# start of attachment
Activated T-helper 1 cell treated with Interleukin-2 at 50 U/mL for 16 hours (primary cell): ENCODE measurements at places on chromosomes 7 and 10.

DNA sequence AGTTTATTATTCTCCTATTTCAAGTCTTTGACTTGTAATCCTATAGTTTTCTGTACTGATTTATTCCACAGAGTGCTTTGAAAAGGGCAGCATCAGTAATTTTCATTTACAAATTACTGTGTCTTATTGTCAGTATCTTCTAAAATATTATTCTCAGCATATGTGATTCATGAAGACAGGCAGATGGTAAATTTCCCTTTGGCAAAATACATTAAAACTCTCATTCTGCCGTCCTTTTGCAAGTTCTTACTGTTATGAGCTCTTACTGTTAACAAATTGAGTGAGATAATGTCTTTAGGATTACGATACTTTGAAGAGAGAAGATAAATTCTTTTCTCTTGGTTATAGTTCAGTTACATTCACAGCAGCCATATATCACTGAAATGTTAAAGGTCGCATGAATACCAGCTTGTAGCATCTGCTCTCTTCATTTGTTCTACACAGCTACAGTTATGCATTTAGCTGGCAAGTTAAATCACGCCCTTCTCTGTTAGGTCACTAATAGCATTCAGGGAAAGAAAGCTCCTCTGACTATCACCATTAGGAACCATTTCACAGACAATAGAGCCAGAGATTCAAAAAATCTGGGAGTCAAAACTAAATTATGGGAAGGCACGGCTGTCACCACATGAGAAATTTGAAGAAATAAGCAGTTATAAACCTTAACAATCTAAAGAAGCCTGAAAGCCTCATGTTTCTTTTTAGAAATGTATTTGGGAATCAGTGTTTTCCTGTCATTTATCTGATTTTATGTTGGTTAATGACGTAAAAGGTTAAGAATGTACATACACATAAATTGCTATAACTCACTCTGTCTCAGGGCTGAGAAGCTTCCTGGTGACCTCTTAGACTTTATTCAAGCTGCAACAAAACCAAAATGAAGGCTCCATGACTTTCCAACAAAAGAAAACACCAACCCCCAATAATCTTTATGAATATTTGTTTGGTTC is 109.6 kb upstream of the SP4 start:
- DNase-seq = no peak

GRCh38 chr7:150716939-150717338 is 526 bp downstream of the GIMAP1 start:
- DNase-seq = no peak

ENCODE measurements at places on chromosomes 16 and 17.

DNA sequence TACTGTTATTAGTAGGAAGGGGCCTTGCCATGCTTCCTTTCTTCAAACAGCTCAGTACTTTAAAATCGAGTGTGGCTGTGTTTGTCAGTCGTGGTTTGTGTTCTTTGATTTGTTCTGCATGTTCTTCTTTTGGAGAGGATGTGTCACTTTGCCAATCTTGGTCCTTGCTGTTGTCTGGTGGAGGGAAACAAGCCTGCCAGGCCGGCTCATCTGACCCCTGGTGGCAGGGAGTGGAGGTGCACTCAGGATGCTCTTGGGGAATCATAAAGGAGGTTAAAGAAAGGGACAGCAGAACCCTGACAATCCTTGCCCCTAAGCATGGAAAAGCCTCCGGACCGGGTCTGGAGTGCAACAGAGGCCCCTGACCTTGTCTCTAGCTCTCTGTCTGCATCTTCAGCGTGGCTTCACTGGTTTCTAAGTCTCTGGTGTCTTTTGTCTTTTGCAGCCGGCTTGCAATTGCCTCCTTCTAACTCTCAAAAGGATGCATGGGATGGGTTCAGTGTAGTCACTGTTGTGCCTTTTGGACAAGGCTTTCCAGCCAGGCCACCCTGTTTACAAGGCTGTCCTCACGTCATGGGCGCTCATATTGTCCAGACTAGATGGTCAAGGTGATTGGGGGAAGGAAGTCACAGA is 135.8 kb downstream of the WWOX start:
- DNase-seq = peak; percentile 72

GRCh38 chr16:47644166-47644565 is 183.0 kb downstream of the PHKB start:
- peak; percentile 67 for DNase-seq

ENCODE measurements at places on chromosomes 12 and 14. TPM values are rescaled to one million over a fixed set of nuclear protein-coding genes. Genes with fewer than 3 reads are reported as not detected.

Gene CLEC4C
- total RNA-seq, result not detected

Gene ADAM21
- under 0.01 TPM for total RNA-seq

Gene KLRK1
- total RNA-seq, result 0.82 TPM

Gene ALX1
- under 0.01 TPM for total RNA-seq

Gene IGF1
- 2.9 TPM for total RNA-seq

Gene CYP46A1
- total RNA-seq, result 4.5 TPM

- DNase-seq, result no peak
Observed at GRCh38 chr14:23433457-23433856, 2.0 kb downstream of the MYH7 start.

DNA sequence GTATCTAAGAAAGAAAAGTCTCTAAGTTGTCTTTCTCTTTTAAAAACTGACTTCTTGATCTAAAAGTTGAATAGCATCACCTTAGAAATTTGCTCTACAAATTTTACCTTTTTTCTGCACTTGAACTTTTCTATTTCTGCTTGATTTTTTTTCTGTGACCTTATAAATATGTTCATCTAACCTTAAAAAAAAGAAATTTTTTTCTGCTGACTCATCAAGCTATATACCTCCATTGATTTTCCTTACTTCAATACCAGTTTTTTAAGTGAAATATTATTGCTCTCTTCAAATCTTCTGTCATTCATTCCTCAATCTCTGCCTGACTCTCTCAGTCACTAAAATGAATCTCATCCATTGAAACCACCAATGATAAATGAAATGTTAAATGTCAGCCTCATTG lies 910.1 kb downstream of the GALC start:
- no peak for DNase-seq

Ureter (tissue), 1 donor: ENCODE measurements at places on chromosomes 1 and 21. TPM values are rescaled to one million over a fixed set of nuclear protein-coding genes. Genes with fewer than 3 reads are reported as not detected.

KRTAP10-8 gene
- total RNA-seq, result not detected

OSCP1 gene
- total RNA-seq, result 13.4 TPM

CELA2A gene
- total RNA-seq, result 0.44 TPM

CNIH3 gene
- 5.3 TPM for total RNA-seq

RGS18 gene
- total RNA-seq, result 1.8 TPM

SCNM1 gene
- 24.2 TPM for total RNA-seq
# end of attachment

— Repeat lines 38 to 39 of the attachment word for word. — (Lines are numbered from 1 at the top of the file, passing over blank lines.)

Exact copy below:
- total RNA-seq, result 1.8 TPM

SCNM1 gene